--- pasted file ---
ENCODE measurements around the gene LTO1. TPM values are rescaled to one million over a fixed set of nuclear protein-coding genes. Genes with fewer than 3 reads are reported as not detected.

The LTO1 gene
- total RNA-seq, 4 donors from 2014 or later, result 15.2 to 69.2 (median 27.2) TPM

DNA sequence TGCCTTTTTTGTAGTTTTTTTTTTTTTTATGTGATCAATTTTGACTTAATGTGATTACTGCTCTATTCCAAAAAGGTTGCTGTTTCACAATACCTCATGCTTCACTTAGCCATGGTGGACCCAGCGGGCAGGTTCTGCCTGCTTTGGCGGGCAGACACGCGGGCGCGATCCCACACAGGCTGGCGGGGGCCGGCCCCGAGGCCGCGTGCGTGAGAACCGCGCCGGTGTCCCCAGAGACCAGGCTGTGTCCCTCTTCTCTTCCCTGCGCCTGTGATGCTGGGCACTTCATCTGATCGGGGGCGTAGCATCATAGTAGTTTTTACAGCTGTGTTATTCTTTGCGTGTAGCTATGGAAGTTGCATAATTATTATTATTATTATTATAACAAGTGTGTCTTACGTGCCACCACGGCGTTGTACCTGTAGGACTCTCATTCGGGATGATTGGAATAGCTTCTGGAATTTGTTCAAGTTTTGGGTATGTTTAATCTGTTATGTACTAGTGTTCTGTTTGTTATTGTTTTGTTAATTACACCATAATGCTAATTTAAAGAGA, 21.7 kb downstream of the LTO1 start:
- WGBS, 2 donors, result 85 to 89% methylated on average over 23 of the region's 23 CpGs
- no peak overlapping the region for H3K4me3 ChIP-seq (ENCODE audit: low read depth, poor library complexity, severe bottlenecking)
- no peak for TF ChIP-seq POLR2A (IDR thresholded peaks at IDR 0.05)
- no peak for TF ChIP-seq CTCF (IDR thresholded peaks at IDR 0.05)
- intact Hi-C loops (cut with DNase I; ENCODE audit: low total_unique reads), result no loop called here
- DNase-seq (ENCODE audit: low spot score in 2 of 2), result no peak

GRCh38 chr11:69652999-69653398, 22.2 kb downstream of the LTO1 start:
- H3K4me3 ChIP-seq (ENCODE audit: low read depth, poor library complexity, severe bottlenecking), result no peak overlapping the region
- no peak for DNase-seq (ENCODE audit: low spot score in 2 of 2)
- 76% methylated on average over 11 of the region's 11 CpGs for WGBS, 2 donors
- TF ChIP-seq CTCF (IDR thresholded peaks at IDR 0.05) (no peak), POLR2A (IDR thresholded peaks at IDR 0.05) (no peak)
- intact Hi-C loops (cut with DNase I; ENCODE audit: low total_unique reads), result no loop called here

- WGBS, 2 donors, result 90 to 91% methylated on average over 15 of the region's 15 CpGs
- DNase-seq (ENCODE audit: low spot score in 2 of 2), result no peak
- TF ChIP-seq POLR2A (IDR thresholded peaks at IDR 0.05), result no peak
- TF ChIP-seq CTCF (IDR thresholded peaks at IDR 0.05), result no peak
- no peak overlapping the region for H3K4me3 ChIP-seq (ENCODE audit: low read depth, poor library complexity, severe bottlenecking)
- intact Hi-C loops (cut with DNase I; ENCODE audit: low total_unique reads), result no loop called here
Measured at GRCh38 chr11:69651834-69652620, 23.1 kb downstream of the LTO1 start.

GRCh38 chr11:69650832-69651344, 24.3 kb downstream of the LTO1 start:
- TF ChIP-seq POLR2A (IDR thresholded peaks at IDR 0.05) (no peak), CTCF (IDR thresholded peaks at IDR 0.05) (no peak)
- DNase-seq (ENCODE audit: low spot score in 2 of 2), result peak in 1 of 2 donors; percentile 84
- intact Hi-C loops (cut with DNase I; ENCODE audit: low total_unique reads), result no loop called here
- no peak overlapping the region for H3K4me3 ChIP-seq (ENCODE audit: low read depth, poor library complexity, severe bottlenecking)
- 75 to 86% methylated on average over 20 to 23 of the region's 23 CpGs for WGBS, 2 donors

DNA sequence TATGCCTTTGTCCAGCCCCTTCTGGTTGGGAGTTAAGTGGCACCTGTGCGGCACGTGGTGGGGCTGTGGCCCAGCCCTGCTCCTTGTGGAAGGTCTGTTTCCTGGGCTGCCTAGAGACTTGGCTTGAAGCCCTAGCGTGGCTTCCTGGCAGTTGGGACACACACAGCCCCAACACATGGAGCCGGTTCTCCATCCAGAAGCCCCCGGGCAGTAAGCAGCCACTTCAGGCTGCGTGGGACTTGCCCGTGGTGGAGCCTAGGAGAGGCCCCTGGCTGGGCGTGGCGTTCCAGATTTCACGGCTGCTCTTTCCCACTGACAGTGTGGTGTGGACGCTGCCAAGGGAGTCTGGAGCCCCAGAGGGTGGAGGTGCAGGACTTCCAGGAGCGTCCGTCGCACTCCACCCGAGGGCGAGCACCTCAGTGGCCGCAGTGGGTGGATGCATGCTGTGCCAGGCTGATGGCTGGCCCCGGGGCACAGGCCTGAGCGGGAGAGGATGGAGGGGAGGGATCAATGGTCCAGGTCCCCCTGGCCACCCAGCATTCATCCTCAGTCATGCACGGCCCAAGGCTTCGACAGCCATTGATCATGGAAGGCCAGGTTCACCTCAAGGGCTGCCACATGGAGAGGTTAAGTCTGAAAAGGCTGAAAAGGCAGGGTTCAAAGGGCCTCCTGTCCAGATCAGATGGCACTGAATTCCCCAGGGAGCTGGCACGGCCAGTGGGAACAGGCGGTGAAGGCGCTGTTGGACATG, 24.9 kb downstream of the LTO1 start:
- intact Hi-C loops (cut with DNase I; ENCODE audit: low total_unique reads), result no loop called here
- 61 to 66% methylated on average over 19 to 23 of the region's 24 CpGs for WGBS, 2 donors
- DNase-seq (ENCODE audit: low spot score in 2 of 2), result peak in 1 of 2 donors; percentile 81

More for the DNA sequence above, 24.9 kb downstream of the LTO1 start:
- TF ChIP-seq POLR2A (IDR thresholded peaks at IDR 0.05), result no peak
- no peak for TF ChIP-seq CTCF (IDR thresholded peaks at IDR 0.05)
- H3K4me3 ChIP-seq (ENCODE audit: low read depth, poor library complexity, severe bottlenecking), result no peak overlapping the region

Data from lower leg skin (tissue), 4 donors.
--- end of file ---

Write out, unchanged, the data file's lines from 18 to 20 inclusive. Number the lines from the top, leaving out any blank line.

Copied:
- DNase-seq (ENCODE audit: low spot score in 2 of 2), result no peak
- TF ChIP-seq POLR2A (IDR thresholded peaks at IDR 0.05), result no peak
- TF ChIP-seq CTCF (IDR thresholded peaks at IDR 0.05), result no peak